I attended my first Mozambican funeral recently. The girl who died was my own age, though I’d never met her. Apparently she’d swallowed rat poison.
The entire community marched to the grave site with the deceased being carried on a wooden stretcher at the front of the procession, the rain beating down on the bed sheets used to cover her body. A brief prayer was said, and the body was lowered into the grave. Notable persons, presumably family members, came forward and filled in the hole, passing the shovel among themselves after about a minute of scooping. Soon, close friends received the shovel and eventually distant friends began using their hands to transplant the dirt. And by the time the final piece of earth had been placed, everyone, myself included, had stuck a branch into the grave, creating an arboreal and beautiful final resting spot. Most people were wearing everyday clothing and the mood was far less somber than that of American funerals; small bursts of laughter rose as the grave was filled.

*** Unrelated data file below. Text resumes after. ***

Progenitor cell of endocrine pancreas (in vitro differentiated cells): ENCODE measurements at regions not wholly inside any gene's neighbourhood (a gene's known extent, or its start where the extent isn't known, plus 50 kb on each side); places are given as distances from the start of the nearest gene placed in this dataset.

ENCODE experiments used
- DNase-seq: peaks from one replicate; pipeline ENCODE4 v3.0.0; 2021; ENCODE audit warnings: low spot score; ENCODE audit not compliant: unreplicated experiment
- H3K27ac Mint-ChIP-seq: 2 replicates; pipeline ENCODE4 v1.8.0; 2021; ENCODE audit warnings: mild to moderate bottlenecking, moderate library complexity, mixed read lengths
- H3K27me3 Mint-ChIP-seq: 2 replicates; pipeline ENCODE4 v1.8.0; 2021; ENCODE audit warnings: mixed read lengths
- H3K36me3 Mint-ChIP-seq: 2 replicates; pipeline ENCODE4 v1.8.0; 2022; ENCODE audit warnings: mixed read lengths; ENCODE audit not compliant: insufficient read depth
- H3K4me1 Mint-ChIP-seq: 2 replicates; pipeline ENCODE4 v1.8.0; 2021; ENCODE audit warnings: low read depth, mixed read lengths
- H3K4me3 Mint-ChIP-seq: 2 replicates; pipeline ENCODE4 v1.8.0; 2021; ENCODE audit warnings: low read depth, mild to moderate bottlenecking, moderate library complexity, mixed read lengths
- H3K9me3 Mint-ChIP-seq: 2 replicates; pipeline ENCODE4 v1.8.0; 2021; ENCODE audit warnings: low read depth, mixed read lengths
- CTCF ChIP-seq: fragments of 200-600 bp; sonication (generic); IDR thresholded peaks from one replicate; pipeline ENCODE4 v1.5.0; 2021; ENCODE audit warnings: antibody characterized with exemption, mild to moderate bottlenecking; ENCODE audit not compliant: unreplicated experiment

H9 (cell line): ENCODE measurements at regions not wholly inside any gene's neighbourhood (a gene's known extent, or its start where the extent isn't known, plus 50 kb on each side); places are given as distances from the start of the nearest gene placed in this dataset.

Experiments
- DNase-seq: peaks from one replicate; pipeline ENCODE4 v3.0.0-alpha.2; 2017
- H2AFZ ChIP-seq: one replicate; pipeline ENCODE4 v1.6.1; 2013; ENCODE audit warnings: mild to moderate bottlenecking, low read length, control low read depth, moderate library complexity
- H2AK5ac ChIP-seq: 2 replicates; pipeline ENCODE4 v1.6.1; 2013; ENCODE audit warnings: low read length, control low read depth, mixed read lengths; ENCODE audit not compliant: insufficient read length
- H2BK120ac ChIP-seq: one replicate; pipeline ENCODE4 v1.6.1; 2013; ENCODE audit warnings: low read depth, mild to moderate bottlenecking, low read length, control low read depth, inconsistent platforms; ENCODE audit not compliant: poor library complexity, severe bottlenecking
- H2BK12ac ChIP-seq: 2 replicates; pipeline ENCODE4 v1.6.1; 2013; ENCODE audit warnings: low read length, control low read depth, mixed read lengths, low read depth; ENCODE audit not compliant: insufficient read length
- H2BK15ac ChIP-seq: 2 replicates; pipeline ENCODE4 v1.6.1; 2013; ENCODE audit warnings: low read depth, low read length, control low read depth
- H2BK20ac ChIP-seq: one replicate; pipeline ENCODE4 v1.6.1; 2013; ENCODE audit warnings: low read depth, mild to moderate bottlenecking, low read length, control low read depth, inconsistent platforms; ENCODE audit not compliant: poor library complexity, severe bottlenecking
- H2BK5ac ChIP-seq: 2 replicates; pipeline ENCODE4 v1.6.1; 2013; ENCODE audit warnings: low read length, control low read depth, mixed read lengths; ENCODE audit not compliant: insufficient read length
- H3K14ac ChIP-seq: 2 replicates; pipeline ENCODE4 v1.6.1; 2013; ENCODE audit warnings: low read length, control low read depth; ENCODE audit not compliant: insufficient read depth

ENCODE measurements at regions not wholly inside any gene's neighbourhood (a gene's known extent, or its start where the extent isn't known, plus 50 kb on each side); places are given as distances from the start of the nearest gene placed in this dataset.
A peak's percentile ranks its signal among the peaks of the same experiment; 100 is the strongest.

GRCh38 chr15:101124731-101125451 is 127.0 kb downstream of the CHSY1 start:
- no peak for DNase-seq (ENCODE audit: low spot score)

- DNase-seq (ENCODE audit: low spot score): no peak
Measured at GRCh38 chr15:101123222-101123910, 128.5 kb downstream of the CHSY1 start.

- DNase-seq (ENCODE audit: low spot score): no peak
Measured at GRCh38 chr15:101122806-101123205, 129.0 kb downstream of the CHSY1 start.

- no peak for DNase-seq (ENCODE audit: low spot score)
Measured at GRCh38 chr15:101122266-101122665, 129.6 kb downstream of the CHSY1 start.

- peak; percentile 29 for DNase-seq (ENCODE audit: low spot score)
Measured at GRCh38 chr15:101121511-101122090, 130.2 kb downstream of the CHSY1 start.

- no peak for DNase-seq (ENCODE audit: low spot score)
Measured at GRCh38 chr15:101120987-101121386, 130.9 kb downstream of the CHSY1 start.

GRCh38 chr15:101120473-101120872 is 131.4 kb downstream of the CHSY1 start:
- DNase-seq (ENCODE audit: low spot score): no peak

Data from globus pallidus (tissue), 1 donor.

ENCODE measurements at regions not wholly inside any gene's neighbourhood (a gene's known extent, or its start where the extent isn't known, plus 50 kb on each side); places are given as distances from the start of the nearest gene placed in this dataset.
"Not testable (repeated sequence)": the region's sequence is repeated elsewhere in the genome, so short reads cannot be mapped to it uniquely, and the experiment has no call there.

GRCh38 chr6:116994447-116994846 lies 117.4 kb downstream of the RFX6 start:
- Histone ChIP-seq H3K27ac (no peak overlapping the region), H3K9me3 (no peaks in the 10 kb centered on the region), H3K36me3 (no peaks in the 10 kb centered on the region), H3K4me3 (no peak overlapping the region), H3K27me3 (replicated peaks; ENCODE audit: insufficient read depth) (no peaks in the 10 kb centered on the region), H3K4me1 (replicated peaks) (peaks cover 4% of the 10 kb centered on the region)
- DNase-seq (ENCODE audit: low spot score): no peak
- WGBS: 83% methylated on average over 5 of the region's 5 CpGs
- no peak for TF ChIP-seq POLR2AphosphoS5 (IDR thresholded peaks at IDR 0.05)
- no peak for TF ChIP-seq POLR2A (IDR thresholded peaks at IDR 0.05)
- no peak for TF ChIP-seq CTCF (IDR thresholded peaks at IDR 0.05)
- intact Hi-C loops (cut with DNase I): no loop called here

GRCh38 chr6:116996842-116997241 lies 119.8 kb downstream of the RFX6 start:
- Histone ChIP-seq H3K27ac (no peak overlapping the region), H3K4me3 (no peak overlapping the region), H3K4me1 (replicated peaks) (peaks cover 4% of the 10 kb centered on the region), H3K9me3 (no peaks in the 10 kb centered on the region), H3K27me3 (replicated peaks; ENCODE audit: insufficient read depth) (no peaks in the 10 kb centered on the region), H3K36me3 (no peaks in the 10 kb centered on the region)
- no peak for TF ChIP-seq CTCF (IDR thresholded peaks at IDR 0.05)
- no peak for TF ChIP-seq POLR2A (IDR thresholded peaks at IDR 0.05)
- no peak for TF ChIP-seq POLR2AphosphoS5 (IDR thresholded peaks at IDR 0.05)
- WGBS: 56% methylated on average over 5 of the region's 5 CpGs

My superficial understanding is that, after a death, the family (namely mother) typically wails violently for days, then accepts the death (outwardly, at least) and leaves the mental burden of the death at the grave site.